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Supramolecular control of the magnetic anisotropy in two-dimensional high-spin Fe arrays at a metal interface

Abstract

Magnetic atoms at surfaces are a rich model system for solid-state magnetic bits exhibiting either classical1,2 or quantum3,4 behaviour. Individual atoms, however, are difficult to arrange in regular patterns1,2,3,4,5. Moreover, their magnetic properties are dominated by interaction with the substrate, which, as in the case of Kondo systems, often leads to a decrease or quench of their local magnetic moment6,7. Here, we show that the supramolecular assembly of Fe and 1,4-benzenedicarboxylic acid molecules on a Cu surface results in ordered arrays of high-spin mononuclear Fe centres on a 1.5 nm square grid. Lateral coordination with the molecular ligands yields unsaturated yet stable coordination bonds, which enable chemical modification of the electronic and magnetic properties of the Fe atoms independently from the substrate. The easy magnetization direction of the Fe centres can be switched by oxygen adsorption, thus opening a way to control the magnetic anisotropy in supramolecular layers akin to that used in metallic thin films8,9,10,11.

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Figure 1: Planar supramolecular layers of Fe–TPA complexes self-assembled on Cu(100).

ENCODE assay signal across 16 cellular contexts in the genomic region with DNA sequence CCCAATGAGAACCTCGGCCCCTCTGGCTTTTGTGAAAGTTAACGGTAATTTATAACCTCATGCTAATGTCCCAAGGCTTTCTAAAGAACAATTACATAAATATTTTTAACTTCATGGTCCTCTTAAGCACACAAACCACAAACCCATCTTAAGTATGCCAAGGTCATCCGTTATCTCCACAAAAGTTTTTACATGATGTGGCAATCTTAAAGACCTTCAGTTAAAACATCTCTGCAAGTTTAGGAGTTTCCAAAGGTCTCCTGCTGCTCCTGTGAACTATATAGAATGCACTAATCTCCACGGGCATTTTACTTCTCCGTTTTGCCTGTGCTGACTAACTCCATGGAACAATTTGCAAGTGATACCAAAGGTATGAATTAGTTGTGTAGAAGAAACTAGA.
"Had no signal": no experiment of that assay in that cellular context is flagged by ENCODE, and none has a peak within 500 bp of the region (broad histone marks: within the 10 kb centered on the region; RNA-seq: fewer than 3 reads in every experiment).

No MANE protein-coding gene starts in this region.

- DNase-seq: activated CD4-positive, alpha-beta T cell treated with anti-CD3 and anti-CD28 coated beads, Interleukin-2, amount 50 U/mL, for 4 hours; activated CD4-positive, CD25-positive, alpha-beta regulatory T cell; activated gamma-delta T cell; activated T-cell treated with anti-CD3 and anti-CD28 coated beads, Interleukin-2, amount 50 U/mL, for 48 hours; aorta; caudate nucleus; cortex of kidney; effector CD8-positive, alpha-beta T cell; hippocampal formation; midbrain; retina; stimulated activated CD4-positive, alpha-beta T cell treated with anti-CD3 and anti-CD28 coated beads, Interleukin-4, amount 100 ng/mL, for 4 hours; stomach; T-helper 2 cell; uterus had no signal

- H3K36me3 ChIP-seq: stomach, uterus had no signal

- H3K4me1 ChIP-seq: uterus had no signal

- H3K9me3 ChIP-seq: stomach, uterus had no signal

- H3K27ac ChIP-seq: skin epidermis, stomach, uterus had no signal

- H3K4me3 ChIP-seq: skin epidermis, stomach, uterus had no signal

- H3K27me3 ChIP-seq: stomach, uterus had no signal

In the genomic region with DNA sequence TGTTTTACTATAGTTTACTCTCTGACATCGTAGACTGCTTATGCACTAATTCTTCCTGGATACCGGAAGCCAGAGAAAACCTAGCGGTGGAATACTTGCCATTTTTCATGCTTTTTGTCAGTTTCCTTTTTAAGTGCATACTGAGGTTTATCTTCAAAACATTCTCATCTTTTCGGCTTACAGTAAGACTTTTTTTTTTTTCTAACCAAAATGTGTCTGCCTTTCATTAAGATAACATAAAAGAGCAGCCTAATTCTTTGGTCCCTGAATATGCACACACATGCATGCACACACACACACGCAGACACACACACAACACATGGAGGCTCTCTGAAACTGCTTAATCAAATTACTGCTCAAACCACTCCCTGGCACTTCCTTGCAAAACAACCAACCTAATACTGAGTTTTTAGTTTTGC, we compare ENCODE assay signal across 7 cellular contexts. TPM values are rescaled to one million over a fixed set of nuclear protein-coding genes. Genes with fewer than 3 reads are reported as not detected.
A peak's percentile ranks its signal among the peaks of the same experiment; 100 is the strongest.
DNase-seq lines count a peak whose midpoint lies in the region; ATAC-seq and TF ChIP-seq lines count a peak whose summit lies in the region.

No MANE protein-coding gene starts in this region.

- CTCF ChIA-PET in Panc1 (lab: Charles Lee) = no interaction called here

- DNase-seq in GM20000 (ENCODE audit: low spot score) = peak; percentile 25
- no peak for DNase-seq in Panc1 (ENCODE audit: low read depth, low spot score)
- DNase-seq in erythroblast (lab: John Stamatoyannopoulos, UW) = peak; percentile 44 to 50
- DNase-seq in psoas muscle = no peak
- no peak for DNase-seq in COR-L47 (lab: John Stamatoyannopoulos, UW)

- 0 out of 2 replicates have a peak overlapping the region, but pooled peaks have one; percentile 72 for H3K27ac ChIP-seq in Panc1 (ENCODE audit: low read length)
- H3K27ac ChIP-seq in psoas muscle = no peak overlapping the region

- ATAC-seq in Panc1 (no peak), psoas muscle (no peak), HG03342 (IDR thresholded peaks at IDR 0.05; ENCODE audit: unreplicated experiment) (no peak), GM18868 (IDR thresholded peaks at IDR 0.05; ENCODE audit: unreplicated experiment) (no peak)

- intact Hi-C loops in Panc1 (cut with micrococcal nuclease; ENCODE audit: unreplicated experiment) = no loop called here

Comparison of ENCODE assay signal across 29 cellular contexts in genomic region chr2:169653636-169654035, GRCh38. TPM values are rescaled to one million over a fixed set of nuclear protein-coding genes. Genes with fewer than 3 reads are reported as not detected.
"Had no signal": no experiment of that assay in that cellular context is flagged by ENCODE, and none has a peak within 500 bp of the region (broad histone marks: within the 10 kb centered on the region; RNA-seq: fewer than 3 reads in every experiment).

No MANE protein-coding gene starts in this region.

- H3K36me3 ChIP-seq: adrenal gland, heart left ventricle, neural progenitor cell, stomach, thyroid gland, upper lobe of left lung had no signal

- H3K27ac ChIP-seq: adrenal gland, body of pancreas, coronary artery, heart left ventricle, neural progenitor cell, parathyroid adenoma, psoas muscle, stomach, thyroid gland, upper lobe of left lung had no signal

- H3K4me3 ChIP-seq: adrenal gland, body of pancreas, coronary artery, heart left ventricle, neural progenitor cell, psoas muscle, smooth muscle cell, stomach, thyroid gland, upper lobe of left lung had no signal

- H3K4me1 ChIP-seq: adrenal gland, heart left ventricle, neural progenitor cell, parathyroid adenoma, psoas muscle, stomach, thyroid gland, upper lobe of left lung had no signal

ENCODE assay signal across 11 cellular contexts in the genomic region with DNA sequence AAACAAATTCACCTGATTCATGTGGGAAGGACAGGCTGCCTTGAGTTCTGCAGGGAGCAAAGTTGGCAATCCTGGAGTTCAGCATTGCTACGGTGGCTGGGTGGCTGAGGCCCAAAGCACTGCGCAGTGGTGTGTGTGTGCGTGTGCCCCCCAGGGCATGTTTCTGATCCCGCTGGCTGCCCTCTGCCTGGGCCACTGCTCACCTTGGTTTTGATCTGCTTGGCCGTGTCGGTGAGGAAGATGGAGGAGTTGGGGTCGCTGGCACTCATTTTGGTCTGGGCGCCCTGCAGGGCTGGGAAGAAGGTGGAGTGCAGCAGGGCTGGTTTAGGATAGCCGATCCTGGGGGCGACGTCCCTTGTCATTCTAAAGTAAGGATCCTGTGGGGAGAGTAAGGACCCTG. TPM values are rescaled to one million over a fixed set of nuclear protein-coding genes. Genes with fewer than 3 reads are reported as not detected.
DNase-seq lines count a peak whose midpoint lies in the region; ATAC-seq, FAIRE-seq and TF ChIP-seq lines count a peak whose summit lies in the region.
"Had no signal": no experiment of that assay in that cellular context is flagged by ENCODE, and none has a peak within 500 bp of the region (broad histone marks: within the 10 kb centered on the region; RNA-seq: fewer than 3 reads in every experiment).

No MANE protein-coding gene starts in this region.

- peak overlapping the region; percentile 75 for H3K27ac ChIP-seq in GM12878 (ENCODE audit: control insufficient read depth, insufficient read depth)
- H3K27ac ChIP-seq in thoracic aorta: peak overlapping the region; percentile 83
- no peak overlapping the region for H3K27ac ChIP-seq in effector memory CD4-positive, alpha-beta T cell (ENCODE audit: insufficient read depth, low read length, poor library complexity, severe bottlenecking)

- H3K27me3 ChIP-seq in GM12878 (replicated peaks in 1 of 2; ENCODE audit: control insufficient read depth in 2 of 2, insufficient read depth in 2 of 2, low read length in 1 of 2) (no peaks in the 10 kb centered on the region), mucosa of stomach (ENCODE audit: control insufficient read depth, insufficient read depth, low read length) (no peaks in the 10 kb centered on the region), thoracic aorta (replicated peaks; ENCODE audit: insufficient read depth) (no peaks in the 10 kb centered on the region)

Figure 2: Circularly polarized X-ray absorption spectra of Fe(TPA)4, O2–Fe(TPA)4 and Fe/Cu(100) measured at the Fe L2,3-edge and calculated multiplet structure.
Figure 3: Element-selective magnetization curves of the Fe centres and crystal-field diagrams.

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Acknowledgements

We acknowledge the ESRF for provision of beam time. Partial financial support was received through the EUROCORES 05-SONS-FP-009 SANMAG project of the European Science Foundation. P.G. and S.S. acknowledge financial support from the Spanish Ministerio de Educación y Ciencia (SYNSPIN—MAT2007-62341).

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Correspondence to Pietro Gambardella.

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Gambardella, P., Stepanow, S., Dmitriev, A. et al. Supramolecular control of the magnetic anisotropy in two-dimensional high-spin Fe arrays at a metal interface. Nature Mater 8, 189–193 (2009). https://doi.org/10.1038/nmat2376

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